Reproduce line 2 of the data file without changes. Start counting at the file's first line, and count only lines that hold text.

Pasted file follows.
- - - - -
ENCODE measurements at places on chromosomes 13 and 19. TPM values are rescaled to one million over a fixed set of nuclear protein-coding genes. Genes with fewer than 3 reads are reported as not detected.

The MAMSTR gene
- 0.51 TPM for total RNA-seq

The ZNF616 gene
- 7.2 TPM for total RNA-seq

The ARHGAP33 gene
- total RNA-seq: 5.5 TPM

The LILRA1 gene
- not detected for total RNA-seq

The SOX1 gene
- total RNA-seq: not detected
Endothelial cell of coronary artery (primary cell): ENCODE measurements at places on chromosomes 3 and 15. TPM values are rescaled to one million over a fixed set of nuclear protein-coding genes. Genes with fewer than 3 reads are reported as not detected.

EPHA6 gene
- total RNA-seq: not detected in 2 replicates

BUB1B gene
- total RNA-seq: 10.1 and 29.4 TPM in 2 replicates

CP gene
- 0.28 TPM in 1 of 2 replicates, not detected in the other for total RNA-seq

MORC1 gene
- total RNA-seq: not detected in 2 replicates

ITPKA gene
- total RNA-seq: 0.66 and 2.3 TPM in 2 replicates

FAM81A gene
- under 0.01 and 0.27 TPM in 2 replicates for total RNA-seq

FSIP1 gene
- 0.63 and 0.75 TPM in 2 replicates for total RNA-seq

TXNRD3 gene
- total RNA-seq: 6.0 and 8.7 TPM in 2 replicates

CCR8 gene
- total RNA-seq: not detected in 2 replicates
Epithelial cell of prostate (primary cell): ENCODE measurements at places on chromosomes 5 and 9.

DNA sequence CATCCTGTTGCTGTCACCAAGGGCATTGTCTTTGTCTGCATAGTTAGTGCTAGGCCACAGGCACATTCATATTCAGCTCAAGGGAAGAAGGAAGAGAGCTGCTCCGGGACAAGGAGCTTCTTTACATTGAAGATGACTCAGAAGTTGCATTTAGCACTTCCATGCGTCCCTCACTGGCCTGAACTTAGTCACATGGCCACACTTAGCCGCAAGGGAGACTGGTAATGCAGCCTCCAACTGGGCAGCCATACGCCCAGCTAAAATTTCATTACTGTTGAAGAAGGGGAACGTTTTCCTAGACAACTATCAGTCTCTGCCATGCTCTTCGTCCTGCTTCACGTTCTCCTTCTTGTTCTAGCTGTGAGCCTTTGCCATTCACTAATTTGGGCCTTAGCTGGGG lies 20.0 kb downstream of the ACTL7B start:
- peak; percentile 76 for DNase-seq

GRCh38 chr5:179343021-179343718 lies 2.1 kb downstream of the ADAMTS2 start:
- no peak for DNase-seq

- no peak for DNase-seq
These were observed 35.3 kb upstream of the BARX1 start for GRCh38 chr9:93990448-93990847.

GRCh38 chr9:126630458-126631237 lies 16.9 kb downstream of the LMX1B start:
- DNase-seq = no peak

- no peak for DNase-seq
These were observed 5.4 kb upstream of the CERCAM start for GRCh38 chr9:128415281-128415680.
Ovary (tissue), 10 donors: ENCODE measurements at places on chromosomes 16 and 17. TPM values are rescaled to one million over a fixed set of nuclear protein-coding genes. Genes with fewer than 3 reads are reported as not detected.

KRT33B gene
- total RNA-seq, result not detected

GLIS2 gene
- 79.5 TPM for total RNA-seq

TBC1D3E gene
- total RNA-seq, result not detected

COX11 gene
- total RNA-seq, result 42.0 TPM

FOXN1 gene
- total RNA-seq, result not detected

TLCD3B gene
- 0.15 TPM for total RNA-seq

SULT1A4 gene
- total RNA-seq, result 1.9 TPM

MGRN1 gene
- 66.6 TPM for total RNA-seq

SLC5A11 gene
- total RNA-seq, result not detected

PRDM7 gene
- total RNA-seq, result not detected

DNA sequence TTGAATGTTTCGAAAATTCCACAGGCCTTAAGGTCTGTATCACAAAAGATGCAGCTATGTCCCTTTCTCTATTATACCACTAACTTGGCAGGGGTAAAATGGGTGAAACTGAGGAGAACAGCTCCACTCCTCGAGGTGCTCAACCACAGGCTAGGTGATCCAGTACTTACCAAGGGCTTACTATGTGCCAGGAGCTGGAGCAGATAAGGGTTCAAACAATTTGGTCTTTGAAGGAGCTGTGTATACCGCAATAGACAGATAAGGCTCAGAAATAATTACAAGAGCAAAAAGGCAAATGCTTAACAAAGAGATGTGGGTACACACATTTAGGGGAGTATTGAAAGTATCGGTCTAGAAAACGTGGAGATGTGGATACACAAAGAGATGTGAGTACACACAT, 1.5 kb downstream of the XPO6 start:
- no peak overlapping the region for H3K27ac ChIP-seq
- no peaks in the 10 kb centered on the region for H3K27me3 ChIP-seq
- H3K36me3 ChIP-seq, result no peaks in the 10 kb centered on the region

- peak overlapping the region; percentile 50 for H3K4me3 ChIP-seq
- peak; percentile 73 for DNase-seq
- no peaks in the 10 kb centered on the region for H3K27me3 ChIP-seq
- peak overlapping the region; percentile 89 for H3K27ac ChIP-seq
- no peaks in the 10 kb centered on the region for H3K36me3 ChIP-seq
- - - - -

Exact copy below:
The MAMSTR gene